Ahem, this looks like an awful lot of gambling has been uncovered in Casablanca. So could one of the reasons for the OCC’s reticence that they found so much wrong when they did a bit of digging that it would call their former
lax light touch oversight into question? Or even worse, that exposure could kick off another Wells Fargo level round of Congressional and media uproar, which would make it very hard for the regulation-hostile Trump administration to do nothing? Recall in the Wells Fargo hearings, even diehard libertarian Jeb Hensarling was calling for Something To Be Done.
The article quotes Dan Ryan, who leads PwC’s banking practice, and claims banks are getting religion in the wake of the OCC’s findings. He would say that, wouldn’t he? An OCC spokesman also claimed that before the Wells scandal, hardly any banks looked at their sales practices across the institution, and the OCC review that started in 2016 prodded them to shape up.
Again from the story:
[OCC spokesman Bryan] Hubbard went on to say that when the OCC review found instances at specific banks of accounts being opened without proof of customer consent, the root causes varied. Among the most common factors were short-term sales promotions without adequate risk controls, deficient account opening and closing procedures, and isolated instances of employee misconduct, he said.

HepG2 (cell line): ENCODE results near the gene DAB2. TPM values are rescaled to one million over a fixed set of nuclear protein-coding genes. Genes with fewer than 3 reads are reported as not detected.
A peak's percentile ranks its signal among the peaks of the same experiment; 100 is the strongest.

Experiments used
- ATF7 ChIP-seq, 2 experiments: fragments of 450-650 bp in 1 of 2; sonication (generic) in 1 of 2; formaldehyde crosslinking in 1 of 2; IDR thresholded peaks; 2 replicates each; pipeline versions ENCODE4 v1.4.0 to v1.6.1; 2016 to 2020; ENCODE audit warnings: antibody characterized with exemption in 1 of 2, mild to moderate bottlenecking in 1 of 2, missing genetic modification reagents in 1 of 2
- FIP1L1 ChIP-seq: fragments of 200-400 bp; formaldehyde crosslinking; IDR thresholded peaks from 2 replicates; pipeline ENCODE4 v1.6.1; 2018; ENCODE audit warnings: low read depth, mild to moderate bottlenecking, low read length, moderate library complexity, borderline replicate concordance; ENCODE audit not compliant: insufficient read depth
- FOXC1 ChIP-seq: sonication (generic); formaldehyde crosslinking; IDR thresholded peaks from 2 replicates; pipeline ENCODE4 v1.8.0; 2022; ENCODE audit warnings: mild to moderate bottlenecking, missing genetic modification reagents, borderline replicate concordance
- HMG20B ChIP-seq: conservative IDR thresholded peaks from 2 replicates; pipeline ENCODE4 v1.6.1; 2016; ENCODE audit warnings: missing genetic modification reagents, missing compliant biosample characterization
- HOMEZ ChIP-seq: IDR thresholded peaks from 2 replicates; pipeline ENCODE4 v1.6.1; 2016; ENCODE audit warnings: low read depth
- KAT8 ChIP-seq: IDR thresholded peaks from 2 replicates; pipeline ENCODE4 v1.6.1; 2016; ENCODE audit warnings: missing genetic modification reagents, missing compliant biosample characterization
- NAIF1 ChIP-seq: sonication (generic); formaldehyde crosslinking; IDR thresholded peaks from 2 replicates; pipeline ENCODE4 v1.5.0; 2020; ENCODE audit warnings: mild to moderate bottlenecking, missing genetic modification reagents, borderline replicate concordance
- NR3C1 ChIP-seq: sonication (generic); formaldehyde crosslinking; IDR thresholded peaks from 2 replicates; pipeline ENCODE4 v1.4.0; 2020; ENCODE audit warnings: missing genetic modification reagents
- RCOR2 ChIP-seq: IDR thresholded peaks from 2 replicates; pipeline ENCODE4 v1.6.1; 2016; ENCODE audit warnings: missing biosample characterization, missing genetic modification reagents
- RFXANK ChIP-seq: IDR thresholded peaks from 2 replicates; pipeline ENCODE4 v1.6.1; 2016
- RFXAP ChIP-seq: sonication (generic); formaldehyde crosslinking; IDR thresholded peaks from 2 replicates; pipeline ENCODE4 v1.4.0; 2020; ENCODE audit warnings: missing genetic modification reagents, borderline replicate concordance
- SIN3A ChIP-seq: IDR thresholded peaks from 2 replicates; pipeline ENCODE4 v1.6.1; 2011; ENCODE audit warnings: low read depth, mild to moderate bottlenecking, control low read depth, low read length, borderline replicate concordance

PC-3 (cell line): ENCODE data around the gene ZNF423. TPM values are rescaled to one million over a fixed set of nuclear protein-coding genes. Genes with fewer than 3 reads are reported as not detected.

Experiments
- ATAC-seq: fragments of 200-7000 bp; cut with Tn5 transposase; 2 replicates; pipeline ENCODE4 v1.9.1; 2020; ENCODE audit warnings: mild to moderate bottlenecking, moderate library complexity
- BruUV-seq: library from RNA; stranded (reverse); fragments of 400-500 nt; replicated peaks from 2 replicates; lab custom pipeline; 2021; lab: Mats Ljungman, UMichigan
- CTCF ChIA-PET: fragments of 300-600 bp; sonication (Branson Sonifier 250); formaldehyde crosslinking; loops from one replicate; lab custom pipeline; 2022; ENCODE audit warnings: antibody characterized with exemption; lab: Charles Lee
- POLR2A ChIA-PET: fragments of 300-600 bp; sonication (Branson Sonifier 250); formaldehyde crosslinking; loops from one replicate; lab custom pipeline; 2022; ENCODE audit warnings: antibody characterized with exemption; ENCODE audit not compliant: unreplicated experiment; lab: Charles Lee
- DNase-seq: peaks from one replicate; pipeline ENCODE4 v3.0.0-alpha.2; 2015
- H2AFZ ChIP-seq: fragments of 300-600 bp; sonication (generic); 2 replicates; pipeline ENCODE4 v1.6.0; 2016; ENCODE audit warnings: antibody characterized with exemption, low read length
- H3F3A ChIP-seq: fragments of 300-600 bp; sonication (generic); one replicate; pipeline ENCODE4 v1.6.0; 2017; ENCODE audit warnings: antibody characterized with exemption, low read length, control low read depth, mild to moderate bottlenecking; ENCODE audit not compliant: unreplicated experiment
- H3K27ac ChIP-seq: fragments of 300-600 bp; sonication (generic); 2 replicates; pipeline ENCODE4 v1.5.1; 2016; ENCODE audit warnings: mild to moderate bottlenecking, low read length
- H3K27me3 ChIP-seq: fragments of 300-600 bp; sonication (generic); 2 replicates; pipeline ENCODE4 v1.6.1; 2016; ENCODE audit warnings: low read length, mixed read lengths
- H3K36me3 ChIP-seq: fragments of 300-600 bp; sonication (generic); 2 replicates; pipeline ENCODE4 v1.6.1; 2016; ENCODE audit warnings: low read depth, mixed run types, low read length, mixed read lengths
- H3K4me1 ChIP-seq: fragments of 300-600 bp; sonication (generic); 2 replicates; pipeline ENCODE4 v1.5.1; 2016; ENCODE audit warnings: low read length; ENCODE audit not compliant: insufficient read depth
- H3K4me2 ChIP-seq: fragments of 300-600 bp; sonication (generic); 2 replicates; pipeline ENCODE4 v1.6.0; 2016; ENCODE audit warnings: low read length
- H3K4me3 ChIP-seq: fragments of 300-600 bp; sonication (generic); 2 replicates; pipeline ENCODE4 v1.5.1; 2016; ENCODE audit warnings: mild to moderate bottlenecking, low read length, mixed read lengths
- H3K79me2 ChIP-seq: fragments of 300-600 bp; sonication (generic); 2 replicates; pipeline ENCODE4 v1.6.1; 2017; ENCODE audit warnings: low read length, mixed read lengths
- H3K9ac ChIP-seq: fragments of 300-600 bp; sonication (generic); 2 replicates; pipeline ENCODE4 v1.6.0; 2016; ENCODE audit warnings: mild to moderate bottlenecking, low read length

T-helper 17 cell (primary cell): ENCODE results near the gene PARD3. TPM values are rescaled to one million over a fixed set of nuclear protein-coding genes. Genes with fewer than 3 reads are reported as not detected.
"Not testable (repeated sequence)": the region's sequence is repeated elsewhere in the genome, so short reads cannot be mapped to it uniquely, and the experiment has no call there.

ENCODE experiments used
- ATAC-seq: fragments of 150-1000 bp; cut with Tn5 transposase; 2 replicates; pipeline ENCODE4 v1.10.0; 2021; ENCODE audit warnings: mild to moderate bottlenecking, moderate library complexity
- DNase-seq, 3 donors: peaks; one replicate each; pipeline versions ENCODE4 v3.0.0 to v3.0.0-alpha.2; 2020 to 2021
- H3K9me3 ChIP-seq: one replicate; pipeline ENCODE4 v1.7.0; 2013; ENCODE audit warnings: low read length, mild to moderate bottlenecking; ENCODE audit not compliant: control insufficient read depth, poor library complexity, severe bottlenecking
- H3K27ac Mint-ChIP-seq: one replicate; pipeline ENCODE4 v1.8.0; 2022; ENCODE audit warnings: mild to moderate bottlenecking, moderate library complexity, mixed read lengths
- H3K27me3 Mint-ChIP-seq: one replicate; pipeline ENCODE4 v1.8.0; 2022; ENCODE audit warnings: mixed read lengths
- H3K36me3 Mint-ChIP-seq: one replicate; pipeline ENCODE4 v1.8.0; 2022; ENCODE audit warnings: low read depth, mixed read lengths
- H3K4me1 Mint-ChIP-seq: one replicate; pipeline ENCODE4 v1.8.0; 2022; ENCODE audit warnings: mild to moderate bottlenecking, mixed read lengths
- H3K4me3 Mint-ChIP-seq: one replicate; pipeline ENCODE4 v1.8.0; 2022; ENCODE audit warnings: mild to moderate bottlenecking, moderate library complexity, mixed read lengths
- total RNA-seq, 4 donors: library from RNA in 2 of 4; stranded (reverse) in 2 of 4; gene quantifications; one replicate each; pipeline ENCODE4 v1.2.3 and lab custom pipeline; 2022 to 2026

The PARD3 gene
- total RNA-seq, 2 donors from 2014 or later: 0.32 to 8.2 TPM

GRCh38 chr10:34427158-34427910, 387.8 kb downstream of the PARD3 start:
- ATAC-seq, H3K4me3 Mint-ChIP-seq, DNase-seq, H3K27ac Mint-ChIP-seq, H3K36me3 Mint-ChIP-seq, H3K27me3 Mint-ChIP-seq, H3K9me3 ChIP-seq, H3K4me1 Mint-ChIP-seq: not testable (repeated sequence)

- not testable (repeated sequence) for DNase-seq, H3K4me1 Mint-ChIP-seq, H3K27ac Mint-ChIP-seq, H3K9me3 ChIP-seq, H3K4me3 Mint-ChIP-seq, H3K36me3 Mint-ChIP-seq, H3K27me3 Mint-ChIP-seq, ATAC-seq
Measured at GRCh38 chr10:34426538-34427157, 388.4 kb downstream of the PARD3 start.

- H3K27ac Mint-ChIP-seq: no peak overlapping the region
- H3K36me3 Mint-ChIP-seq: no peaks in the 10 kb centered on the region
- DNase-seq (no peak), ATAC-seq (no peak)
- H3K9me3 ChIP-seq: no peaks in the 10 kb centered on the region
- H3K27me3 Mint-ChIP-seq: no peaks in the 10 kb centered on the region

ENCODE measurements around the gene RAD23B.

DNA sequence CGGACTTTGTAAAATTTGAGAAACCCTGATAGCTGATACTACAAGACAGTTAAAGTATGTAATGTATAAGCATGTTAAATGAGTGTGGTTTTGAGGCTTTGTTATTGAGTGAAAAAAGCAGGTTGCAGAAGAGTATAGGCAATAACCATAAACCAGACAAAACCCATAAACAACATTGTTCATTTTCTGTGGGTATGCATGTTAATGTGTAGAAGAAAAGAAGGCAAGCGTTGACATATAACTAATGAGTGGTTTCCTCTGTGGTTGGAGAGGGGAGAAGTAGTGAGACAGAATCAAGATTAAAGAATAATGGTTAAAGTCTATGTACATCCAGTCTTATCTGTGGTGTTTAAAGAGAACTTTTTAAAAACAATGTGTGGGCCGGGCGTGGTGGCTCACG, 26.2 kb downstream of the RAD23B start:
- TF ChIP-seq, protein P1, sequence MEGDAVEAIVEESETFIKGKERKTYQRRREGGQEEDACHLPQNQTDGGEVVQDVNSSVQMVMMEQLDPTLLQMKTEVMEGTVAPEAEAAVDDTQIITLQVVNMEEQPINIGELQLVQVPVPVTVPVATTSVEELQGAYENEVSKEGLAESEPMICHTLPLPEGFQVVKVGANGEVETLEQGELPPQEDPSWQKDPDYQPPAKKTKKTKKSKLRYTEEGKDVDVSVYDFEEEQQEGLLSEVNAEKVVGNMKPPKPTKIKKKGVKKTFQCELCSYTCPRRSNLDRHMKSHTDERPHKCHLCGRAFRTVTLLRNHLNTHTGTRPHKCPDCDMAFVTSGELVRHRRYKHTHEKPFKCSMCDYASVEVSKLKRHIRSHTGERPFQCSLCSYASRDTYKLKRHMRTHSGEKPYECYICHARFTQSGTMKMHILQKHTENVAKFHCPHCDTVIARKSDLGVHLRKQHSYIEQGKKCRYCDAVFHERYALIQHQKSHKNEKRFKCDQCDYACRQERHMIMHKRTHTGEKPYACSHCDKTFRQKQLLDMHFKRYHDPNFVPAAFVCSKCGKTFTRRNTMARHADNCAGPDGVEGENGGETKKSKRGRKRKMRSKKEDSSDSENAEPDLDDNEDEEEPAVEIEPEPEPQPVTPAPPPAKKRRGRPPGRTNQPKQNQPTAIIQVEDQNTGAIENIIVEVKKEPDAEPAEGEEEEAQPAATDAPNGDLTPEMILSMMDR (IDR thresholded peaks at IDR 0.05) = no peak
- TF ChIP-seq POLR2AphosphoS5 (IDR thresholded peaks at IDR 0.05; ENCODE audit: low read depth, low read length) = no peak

“When unauthorized account opening or other inappropriate sales practices occurred, banks have already taken — or are in process of taking — remedial action,” Hubbard said.
That meant-to-be reassuring picture is at odds with this:
Ryan of PwC offered further specifics about what the OCC found, saying that the agency issued a total of 252 Matters Requiring Attention notices to banks whose sales practices under review.
So-called MRAs focus on practices inside a bank that examiners deem to be deficient and lay out corrective actions that banks are expected to take to remedy the situation….
As part of the sales practice review, the OCC also issued five industrywide MRAs, according to Ryan. He declined to disclose what specific issues those missives involve.
252 matters at 40 banks means an average of over 6 per bank. And then five across the entire banking industry? And Joe Retail Customer is supposed to assume everything is hunky dory at his bank? Admittedly, some cases of bad conduct have come to light:
In its understated manner, American Banker made a pitch for the OCC to come clean:
But absent a report from the OCC, it is hard to assess what is happening in the banking industry as a whole. Though supervisory information about individual banks is confidential, Art Wilmarth, a law professor at George Washington University, argued that the OCC should release its general findings.
“This is a watchdog that’s not barking,” he said.
The problem is that banking customers don’t care enough about abuses like this until they become a victim, and then they find that it is pretty much impossible to prevail when a bank cheats. Even if the press were to give this OCC story some play, how many voters would call or drop an e-mail to their Congresscritter to tell them they were appalled that the OCC would run interference for banks after the Wells scandal? Banking regulators can count on complacency, which makes it even easier than it ought to be to play the revolving door game.